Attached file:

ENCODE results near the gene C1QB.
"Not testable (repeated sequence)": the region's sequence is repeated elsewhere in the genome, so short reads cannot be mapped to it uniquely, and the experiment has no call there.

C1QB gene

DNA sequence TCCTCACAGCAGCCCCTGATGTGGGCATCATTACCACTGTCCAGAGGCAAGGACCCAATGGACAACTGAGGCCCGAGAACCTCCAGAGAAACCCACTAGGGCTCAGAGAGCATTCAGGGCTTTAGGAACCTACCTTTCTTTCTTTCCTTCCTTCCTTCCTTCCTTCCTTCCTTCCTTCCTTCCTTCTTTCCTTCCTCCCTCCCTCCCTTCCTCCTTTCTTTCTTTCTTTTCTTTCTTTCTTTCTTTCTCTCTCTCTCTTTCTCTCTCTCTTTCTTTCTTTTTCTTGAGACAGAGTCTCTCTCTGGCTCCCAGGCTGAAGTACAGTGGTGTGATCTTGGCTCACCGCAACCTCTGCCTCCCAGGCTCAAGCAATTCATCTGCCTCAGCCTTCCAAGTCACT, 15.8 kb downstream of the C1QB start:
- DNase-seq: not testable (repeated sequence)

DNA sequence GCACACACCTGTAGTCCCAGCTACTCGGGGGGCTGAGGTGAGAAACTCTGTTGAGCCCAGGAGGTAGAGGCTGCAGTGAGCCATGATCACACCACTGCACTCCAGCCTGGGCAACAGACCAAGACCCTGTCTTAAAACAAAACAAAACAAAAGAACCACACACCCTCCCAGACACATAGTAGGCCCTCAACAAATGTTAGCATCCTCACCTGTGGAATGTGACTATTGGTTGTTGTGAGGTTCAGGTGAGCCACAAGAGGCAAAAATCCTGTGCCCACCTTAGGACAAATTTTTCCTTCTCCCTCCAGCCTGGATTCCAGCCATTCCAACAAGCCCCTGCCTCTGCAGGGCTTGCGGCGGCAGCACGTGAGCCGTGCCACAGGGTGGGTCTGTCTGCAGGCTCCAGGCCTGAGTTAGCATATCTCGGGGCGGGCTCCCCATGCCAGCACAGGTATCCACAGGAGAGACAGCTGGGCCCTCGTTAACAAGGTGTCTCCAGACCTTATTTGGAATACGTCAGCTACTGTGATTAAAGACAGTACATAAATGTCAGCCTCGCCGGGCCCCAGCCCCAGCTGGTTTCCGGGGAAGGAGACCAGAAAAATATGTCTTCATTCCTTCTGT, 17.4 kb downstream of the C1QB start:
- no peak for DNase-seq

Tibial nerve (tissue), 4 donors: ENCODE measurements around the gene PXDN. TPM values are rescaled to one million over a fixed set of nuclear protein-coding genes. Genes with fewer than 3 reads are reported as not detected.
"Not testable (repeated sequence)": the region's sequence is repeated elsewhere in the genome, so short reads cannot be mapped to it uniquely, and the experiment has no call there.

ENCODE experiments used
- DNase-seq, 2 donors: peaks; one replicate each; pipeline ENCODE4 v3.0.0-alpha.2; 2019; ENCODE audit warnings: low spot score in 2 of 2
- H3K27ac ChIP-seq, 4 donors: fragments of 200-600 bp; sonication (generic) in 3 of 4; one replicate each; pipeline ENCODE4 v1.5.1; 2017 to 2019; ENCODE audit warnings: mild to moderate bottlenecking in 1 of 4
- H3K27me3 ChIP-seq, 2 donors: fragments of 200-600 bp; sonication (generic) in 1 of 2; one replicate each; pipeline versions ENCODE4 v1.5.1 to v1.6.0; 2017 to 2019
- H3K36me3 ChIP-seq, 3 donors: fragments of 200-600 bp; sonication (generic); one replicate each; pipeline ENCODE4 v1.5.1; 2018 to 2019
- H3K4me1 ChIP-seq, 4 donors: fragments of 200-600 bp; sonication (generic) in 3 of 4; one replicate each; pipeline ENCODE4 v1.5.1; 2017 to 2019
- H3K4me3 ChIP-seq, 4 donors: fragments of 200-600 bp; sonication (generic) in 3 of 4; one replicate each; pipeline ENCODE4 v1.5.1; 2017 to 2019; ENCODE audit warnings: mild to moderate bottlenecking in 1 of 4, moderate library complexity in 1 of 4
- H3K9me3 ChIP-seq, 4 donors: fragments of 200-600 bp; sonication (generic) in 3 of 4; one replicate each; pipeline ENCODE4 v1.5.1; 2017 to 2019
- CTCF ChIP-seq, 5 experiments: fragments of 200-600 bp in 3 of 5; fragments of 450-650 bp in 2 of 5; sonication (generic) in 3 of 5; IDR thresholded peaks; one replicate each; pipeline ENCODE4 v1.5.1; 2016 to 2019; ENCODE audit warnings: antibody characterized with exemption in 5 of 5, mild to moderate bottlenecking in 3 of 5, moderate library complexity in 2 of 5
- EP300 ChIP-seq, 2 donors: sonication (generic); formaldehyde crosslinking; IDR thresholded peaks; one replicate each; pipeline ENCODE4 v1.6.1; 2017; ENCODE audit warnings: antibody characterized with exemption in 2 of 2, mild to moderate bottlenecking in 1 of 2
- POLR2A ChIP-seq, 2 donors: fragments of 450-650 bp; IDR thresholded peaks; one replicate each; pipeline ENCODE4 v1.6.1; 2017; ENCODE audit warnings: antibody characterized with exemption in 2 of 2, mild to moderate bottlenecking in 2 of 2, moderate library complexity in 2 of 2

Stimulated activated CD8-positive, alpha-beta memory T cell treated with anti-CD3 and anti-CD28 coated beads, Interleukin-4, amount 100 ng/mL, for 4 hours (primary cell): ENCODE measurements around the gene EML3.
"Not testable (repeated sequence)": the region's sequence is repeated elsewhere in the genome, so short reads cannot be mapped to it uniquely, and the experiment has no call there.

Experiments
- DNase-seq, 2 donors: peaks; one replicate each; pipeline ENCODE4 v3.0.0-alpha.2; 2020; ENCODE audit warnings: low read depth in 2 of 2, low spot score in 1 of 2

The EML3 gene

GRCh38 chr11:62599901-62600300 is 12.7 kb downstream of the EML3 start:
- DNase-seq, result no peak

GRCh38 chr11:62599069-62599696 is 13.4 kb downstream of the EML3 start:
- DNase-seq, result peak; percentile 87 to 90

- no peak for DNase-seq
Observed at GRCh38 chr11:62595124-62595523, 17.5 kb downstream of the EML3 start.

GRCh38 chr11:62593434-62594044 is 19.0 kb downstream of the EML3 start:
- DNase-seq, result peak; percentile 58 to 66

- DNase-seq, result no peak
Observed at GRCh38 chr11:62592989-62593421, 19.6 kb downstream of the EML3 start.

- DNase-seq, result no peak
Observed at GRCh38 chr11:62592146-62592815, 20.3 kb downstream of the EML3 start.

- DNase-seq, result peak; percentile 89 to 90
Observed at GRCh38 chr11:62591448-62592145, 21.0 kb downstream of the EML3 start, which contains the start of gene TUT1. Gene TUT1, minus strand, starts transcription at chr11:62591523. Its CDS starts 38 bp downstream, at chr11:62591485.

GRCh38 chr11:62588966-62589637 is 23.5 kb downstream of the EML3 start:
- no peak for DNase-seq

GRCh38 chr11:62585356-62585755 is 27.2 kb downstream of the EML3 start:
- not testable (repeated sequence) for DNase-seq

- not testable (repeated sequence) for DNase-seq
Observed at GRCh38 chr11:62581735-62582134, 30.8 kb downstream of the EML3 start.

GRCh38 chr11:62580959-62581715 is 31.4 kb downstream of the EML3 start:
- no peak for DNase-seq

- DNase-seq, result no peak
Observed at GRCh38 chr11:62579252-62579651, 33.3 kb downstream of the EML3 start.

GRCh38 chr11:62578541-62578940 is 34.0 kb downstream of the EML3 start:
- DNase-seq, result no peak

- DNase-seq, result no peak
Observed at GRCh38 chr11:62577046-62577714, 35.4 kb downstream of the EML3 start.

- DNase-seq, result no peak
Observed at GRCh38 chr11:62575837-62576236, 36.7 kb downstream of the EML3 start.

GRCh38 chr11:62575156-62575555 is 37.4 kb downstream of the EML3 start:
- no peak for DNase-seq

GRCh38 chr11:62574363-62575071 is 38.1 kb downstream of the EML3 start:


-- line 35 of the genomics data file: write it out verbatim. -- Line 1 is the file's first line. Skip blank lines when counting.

Observed at GRCh38 chr11:62592989-62593421, 19.6 kb downstream of the EML3 start.